Does Hydrogen have Neutrons? (+ 3 Facts to Know)

Not all hydrogen atoms have neutrons. The most common type of hydrogen atom, called protium, has no neutrons. However, there are two other isotopes of hydrogen, deuterium and tritium, which have one and two neutrons, respectively. 1

Well, this was just a simple answer. But there are few more things to know about this topic which will make your concept super clear.

So let’s dive right into it.

Key Takeaways: Does Hydrogen have Neutrons?

  • Hydrogen has isotopes with varying numbers of neutrons. 
  • Protium has one proton and no neutrons in its nucleus. It is the most common type of hydrogen atom, making up about 99.98% of all hydrogen atoms in the universe.
  • Deuterium has one proton and one neutron in its nucleus. It is a less common type of hydrogen atom, making up about 0.015% of all hydrogen atoms in the universe.
  • Tritium has one proton and two neutrons in its nucleus. It is the least common type of hydrogen atom, making up about 0.00001% of all hydrogen atoms in the universe.

Neutrons in protium

Protium does not have any neutrons in its nucleus. 2 Protium is the most common and simplest form of hydrogen, consisting of just one proton and one electron. Because it has only one proton in its nucleus, it is also known as hydrogen-1 or 1H.

Here are few more details about protium:

  • Protium makes up more than 99% of the naturally occurring hydrogen on Earth. 3
  • Despite not having any neutrons, protium can still undergo certain nuclear reactions, such as fusion with other hydrogen isotopes, or decay into other elements under certain conditions. 4
  • The properties and behavior of protium differ from other isotopes of hydrogen, such as deuterium and tritium, due to the absence of neutrons in its nucleus. For example, protium has a lower boiling and melting point than deuterium and tritium, and it has a different atomic weight and mass than these heavier isotopes. 5 6
  • Additionally, protium does not exhibit the unique chemical properties of deuterium and tritium, which have been used in a variety of applications in chemistry and biology.

Neutrons in deuterium

Deuterium is an isotope of hydrogen that contains one neutron in addition to its proton and electron. 7 It is also sometimes referred to as “heavy hydrogen” due to its greater atomic mass compared to the most common form of hydrogen (protium).

Here are few more details about deuterium:

  • Deuterium is an important isotope in nuclear physics and chemistry, as it can be used in nuclear reactions and as a tracer in chemical reactions.
  • It is also a component of heavy water (D2O), which is used as a coolant and moderator in some nuclear reactors. 8
  • In addition to its scientific applications, deuterium has some industrial and commercial uses as well. For example, it is used in the production of heavy water, as well as in the manufacture of certain types of semiconductors and fiber optic cables. 9
  • Deuterium is relatively rare in nature, accounting for only about 0.0156% of all hydrogen atoms. 10 However, it can be extracted from seawater and other sources using a variety of methods, including electrolysis and distillation.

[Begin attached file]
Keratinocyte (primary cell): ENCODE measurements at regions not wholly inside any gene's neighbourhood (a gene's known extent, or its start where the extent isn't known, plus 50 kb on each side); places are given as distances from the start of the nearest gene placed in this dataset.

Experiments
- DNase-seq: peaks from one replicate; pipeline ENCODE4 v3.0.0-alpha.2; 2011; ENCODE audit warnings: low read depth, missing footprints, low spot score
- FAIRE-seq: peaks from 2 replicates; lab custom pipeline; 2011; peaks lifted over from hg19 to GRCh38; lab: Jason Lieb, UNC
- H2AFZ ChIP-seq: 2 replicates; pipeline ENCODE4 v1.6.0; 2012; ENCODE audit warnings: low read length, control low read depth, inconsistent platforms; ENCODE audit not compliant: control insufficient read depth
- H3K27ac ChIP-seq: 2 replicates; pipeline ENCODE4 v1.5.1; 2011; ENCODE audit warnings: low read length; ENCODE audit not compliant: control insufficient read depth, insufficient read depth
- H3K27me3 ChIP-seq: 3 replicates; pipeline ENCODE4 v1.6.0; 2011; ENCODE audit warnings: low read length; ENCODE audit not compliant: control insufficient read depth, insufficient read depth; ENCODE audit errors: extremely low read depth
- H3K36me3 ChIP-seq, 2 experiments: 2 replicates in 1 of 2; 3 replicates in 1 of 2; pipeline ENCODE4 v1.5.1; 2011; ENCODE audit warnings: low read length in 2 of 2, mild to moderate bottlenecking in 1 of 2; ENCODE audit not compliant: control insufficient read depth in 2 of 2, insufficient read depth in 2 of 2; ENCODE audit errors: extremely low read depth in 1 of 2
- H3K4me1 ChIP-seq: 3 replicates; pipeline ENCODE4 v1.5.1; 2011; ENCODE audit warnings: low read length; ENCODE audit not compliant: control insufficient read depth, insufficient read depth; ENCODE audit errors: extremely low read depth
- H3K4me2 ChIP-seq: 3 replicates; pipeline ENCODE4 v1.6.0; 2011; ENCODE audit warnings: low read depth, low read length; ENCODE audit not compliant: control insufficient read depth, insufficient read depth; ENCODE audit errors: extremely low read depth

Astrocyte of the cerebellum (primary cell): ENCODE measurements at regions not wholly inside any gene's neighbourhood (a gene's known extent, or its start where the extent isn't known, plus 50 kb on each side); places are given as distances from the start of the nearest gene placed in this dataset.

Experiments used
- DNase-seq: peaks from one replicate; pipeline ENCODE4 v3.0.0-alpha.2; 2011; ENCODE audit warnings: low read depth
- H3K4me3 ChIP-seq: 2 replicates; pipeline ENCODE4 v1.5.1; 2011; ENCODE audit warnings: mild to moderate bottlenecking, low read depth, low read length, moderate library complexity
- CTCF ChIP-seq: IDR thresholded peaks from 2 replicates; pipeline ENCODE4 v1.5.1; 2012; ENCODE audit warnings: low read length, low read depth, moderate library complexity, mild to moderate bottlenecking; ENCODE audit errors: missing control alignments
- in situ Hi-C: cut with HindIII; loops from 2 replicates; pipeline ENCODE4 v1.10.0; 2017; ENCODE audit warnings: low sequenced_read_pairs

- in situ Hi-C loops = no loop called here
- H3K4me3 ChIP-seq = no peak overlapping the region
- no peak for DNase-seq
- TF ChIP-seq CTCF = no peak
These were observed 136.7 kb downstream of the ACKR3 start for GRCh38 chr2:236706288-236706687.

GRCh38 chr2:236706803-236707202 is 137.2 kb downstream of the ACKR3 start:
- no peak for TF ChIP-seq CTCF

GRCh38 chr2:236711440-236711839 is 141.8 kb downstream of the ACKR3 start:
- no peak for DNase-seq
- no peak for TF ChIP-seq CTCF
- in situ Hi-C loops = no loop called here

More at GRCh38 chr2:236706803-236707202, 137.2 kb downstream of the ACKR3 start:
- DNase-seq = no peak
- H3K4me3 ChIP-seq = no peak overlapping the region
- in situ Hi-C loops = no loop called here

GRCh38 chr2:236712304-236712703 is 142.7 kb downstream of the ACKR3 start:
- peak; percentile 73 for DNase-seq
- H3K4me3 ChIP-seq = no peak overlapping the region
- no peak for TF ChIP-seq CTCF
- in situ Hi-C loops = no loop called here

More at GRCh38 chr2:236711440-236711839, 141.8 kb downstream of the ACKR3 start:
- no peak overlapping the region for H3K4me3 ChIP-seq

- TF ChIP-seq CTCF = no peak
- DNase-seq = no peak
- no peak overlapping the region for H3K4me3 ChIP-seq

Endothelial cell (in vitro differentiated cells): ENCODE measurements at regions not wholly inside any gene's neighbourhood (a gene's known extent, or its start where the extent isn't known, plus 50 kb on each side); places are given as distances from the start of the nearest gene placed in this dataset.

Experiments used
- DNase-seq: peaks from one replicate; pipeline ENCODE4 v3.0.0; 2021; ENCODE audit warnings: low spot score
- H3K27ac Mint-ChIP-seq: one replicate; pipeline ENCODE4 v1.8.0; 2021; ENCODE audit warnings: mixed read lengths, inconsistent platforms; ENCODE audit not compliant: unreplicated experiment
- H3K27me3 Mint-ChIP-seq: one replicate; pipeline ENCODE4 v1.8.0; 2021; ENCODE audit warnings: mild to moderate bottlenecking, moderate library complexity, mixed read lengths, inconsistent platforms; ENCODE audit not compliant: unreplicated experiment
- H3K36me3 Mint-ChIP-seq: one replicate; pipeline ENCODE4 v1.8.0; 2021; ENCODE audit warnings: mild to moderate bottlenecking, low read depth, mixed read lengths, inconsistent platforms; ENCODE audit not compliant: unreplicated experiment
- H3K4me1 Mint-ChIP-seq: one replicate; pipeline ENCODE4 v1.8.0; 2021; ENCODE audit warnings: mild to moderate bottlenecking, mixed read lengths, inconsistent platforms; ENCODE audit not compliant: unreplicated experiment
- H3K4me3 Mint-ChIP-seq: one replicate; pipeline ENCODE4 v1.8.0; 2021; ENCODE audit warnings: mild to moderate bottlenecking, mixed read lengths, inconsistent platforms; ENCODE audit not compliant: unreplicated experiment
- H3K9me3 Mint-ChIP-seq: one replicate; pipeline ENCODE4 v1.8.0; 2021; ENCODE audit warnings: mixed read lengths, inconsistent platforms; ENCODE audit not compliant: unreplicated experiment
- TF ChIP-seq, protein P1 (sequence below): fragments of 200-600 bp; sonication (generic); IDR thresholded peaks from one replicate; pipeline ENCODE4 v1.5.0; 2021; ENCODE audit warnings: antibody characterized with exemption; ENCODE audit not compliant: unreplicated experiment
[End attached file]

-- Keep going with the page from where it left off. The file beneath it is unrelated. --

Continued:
Neutrons in tritium

Tritium is an isotope of hydrogen that contains two neutrons in addition to its one proton and one electron. 11 This makes it a radioactive and unstable element, as the extra neutrons can cause it to undergo radioactive decay.

Here are few more details about tritium:

  • Tritium can be produced in several ways, including through the interaction of cosmic rays with the Earth’s atmosphere, in nuclear reactors, and through the decay of other radioactive elements.
  • It is often used in nuclear weapons, as well as in fusion reactions as a fuel source. 12 13
  • The presence of tritium can be measured using various techniques, including mass spectrometry and liquid scintillation counting. 14
  • It is also a significant component of low-level radioactive waste and must be handled with care due to its radioactivity. 

Further reading

Is Helium Flammable?
Why Is Helium a Noble Gas?
Is Helium a Metal?
Is Helium Diatomic?
Is Hydrogen a Noble Gas?

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  1. The Isotopes of Hydrogen. (n.d.). The Isotopes of Hydrogen.
  2. Questions and Answers – Is there an atom that does not have neutrons? (n.d.). Questions and Answers – Is There an Atom That Does Not Have Neutrons?
  3. Boudreaux, K. A. (n.d.). The Parts of the Periodic Table. The Parts of the Periodic Table.
  4. Understanding the Outsized Effect of Hydrogen Isotopes. (2021, March 31).
  5. 10.3A: Protium and Deuterium. (2015, June 20). Chemistry LibreTexts.
  6. Tritium | (2018, June 11). Tritium |
  7. What is Deuterium? (2023, January 13). What Is Deuterium? | IAEA.
  8. Heavy water (D2O). (n.d.). NRC Web.
  9. Deuterium oxide – American Chemical Society. (2018, October 15). American Chemical Society.
  10. Krishnamurthy, R. V. (n.d.). Hydrogen isotopes. Encyclopedia of Earth Science, 326–330.
  11. Radionuclide Basics: Tritium | US EPA. (2015, April 15). US EPA.
  14. Benson, R. H., & Maute, R. L. (1962, August 1). Liquid Scintillation Counting of Tritium. Improvements in Sensitivity by Efficient Light Collection. Analytical Chemistry, 34(9), 1122–1124.

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